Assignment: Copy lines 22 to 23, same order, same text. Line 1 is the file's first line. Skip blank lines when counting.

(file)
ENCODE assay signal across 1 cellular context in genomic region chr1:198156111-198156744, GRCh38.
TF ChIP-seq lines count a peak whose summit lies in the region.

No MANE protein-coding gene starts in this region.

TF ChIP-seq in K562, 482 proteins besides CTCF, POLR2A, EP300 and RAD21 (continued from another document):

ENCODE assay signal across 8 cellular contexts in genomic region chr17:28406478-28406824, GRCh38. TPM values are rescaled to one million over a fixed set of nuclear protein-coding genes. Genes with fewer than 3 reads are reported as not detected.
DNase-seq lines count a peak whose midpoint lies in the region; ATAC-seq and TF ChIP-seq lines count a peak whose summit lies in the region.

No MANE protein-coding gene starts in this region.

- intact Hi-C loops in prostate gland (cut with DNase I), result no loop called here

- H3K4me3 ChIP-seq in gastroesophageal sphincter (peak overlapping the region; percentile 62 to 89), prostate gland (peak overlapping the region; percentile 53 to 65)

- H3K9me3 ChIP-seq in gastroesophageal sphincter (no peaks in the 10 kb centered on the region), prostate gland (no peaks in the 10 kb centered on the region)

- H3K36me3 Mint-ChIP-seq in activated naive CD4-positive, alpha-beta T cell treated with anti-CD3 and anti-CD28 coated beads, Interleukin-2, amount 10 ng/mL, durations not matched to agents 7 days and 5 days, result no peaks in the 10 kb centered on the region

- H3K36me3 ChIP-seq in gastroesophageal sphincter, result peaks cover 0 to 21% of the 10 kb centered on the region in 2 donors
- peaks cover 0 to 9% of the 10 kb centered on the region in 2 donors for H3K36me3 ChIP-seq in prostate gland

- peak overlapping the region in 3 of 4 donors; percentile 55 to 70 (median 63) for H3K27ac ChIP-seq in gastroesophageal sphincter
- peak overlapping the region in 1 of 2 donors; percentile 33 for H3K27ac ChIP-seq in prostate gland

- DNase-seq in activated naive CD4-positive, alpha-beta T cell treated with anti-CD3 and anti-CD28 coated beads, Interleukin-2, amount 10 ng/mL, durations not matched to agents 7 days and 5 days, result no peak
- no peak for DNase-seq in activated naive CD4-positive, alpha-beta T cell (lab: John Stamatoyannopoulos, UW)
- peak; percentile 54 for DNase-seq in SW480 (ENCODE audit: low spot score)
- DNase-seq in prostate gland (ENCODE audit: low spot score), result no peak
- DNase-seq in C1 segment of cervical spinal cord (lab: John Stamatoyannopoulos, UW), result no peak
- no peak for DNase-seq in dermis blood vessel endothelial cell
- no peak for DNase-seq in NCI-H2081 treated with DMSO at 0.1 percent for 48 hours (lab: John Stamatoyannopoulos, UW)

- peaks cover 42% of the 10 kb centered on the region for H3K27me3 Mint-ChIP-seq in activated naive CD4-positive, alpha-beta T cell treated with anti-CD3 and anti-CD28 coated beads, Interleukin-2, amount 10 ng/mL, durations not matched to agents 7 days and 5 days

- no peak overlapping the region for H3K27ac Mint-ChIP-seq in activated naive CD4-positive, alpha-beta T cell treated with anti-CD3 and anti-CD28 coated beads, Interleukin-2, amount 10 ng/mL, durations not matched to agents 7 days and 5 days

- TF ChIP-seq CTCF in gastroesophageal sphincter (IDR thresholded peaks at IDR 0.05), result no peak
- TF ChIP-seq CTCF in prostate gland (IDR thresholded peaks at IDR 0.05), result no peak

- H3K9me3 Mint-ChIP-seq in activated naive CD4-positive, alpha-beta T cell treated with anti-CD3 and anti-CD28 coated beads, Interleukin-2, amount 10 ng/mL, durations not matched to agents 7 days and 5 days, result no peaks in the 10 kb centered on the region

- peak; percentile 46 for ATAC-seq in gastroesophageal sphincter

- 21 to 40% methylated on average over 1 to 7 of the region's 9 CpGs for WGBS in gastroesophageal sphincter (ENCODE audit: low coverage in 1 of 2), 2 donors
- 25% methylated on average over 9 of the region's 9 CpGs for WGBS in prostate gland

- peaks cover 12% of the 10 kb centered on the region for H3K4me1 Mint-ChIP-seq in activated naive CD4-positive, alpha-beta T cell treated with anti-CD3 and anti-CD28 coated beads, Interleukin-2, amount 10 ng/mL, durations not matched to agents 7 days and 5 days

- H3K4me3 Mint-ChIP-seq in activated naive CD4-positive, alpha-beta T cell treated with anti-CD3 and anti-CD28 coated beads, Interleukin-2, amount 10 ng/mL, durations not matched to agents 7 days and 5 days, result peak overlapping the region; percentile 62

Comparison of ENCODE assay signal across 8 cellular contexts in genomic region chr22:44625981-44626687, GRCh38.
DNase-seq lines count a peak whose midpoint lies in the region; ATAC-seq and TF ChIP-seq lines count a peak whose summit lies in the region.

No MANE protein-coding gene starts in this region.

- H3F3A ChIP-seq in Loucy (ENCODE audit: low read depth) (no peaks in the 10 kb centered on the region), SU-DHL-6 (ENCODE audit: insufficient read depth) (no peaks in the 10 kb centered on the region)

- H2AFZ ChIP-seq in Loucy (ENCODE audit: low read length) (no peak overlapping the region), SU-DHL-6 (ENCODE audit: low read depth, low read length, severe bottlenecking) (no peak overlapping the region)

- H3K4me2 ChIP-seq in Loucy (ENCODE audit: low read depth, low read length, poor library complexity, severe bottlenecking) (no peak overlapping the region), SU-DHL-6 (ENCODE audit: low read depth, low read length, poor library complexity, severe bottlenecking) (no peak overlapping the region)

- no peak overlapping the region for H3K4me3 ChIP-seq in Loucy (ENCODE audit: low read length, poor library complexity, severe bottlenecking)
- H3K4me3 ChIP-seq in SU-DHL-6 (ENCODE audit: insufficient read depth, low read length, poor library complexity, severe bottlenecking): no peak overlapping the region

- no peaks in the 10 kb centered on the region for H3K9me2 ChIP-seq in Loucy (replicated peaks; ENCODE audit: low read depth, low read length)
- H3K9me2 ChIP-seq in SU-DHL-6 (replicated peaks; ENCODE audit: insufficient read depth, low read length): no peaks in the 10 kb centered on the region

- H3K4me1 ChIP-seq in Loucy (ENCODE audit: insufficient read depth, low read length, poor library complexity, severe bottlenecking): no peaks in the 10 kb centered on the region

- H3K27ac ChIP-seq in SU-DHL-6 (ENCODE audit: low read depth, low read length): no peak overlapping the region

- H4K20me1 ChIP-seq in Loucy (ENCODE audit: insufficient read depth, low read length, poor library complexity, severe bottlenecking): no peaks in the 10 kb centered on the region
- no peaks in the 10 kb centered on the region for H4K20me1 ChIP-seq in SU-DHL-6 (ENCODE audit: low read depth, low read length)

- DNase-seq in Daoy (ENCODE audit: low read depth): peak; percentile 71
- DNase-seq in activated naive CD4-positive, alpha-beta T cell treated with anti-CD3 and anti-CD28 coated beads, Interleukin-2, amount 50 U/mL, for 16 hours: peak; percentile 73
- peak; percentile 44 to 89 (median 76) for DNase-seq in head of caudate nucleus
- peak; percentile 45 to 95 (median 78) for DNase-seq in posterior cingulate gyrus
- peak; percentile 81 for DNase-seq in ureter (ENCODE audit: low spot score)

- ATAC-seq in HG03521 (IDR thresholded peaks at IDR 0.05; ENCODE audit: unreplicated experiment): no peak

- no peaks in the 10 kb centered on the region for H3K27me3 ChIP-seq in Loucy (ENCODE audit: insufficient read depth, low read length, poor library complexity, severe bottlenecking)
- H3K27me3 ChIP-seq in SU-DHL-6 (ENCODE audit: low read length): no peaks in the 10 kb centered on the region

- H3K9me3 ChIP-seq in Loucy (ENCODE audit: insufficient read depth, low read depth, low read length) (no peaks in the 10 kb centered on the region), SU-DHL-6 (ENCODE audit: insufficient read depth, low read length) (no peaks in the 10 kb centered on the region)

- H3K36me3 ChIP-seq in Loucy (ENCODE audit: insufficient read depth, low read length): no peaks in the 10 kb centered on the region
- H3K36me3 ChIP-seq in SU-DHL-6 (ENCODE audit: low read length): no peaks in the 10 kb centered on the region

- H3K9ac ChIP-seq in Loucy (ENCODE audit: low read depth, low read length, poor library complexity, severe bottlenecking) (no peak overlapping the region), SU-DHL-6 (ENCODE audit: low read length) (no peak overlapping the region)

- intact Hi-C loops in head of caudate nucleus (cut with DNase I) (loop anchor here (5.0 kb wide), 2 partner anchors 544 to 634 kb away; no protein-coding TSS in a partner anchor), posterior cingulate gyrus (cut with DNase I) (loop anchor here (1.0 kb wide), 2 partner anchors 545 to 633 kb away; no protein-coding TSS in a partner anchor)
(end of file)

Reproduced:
- no peak for DNase-seq in NCI-H2081 treated with DMSO at 0.1 percent for 48 hours (lab: John Stamatoyannopoulos, UW)

- peaks cover 42% of the 10 kb centered on the region for H3K27me3 Mint-ChIP-seq in activated naive CD4-positive, alpha-beta T cell treated with anti-CD3 and anti-CD28 coated beads, Interleukin-2, amount 10 ng/mL, durations not matched to agents 7 days and 5 days